I believe NaOH will actually increase KH but not GH. The equilibrium with atmospheric CO2 that determines KH depends only on the number of cations that are not balanced by anions like Cl-, SO4--, and so on that do not participate in CO2 equilibrium. NaOH adds unbalanced cations since OH- (and CO3-- and HCO3-) are involved in the CO2 equilibrium and so NaOH raises KH. However, Na+ is not Ca++ or Mg++ which are the chief ions determining total hardness, so NaOH leaves GH unaffected. (Sodium in your tank is another issue; plants don't like it much.)

Put another way, NaOH exposed to air gradually absorbs CO2 to become Na2CO3, sodium carbonate, which obviously adds to carbonate hardness. If you add NaOH directly to your tank, it just does its carbon dioxide absorption there to give the same final result.
My tap water KH = 2, GH = 4, pH = 8.2.

I did two 50% WC yesterday and did not add my small token baking soda, so I was expecting KH to be in the 2-3 range.

I really cranked up the CO2 to see if that was the problem. I tested KH an hour ago and it was 6!!

There is only small amount of Equilibrium (Mg,Ca), EI fertz and DTPA Fe. Inert PFS substrate.

Really having a hard time understanding how increasing CO2 would raise KH!?! Or what in the tap water is interacting with my fertz to do this.

Dosing EI by the book. Plants are pearling tons but show chlorosis. Always have.
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post #8 of 50 (permalink) Old 02-12-2019, 12:50 AM
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The way I understand the explanation is sodium hydroxide will convert to sodium carbonate when co2 is added. So, that would explain why your kh went up to 6.


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post #9 of 50 (permalink) Old 02-12-2019, 12:57 AM Thread Starter
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Originally Posted by mbkemp View Post
The way I understand the explanation is sodium hydroxide will convert to sodium carbonate when co2 is added. So, that would explain why your kh went up to 6.


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Is it that simple? Wonder why I haven't noticed KH creep with lower CO2?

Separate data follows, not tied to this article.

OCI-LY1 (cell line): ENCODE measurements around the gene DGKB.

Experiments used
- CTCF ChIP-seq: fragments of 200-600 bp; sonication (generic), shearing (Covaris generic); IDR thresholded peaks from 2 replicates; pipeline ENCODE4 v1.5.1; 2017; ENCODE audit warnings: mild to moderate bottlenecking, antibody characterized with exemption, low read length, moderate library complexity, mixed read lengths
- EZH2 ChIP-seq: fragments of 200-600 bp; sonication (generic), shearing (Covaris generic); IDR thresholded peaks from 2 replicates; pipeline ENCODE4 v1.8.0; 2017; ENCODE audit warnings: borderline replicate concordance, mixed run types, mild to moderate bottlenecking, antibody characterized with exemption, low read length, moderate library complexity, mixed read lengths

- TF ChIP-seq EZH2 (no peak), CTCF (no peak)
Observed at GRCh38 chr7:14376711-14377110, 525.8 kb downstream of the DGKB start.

And when this process happens, is it taking anything important from the water, like CO2 or Calcium? IOW, the CO2 that converted into sodium carbonate, is that not available to the plants? Is it taking anything else hostage?

Will it convert back sometime after CO2 has been turned off?

And does this mean there is a bunch of Sodium in my tank?..


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post #10 of 50 (permalink) Old 02-12-2019, 03:49 PM
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Quote:
Originally Posted by mbkemp View Post
The way I understand the explanation is sodium hydroxide will convert to sodium carbonate when co2 is added. So, that would explain why your kh went up to 6.

It depends a lot on how your carbonate hardness test works. Strictly speaking, carbonate hardness is [HCO3-] + [CO3--]. In water that is in equilibrium with atmospheric CO2, this will depend in turn strongly on the balance of other major cations and anions in your water, typically 2[Ca++] + 2[Mg++] + [Na+] + [K+] - ([Cl-] + 2[SO4--] + 3[PO4---]). I haven't found a good explanation online for how most carbonate hardness tests work, but I have a vague notion that common, inexpensive test kits do not directly measure [HCO3-] + [CO3--]. They measure the cation/anion balance instead and assume equilibrium with atmospheric CO2.


If your test does actually directly measure [HCO3-] + [CO3--], and if the water has an excess of cations over noncarbonate/nonhydroxide anions, and if it has somehow been prevented from absorbing atmospheric CO2 before coming out your tap, the water will have a high pH in spite of a rather low carbonate hardness, 2 dKH. And, yes, as it absorbs CO2, the carbonate hardness will go up. It might be interesting to take a sample of your tap water and do nothing with it except bubble air through it with an airstone. If the carbonate hardness goes up, then bingo. Alkali is being added to your tap water just before it comes out the tap, giving it no time to absorb atmospheric CO2, and your test is sophisticated enough that it actually measures [HCO3-]+[CO3--] directly, yielding the otherwise unusual pH 8.4, dKH 2.